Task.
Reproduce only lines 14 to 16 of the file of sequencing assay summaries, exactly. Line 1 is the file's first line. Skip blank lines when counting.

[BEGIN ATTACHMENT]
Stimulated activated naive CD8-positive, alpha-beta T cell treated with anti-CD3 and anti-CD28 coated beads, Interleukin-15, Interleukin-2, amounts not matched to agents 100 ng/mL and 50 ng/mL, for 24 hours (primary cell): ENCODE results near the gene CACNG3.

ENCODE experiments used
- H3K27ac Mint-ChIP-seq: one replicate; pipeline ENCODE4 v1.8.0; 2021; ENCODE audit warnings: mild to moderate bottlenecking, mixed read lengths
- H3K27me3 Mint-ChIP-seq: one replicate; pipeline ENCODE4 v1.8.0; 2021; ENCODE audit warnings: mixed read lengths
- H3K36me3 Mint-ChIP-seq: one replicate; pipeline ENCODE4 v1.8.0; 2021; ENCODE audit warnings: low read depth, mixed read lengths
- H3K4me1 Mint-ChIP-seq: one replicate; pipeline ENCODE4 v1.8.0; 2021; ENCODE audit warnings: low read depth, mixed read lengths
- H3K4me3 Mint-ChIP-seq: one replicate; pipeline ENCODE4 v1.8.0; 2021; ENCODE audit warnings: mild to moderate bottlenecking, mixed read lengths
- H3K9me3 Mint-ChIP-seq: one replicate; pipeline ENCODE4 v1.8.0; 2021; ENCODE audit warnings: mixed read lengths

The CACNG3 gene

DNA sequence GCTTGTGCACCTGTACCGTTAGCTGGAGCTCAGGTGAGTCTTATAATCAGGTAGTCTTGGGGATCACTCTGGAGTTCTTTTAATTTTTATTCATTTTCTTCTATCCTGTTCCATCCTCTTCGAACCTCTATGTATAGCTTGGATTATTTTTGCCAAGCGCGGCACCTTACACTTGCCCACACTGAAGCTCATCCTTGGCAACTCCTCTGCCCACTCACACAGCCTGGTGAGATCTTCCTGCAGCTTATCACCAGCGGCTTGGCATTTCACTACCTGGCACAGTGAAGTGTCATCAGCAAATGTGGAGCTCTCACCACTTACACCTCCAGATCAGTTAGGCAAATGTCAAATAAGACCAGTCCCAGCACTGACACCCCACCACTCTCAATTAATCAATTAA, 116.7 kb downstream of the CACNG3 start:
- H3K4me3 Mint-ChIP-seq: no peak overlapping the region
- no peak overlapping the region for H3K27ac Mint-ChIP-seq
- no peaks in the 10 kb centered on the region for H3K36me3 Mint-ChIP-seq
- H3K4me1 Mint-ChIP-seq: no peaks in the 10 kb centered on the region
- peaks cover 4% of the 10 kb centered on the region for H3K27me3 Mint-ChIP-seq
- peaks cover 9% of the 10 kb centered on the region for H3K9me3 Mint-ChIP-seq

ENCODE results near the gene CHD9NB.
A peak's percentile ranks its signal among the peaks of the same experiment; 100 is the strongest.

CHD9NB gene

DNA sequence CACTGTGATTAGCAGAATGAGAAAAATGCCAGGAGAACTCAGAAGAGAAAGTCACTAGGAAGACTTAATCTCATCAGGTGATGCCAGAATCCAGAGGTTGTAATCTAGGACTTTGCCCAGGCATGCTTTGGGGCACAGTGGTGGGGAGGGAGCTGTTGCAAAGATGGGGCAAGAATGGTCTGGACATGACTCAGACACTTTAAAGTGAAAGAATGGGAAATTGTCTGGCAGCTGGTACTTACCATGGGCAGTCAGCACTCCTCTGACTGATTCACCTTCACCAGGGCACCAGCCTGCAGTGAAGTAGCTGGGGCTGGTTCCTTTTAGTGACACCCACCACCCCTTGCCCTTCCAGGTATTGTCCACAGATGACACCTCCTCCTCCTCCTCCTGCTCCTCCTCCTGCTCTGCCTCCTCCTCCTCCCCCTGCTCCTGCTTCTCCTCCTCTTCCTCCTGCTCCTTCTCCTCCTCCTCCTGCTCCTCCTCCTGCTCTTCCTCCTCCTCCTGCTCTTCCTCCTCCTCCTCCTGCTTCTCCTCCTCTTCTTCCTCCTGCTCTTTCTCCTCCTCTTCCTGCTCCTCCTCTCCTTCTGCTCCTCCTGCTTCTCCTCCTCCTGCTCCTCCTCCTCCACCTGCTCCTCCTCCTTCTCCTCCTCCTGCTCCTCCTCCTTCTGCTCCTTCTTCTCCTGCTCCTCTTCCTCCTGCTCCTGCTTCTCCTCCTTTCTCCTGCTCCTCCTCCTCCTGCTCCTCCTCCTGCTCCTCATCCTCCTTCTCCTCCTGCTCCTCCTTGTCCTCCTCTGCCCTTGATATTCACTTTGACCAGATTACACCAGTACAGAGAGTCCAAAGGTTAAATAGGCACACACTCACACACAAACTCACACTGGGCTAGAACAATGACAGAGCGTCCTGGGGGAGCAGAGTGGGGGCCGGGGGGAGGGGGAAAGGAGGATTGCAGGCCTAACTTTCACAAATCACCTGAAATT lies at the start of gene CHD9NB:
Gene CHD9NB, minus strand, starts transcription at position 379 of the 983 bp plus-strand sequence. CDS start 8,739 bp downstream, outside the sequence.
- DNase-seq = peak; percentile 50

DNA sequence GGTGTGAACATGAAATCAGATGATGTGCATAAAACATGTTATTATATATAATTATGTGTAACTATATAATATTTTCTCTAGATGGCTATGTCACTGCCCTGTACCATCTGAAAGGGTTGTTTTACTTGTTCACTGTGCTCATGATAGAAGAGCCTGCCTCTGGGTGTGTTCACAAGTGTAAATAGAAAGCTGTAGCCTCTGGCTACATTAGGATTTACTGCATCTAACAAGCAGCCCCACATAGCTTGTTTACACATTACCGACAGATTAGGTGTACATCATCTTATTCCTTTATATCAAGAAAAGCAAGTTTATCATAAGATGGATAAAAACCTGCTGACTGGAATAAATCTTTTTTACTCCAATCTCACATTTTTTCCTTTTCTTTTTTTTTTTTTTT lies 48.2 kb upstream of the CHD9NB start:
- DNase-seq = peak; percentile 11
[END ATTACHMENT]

- H3K4me1 Mint-ChIP-seq: no peaks in the 10 kb centered on the region
- peaks cover 4% of the 10 kb centered on the region for H3K27me3 Mint-ChIP-seq
- peaks cover 9% of the 10 kb centered on the region for H3K9me3 Mint-ChIP-seq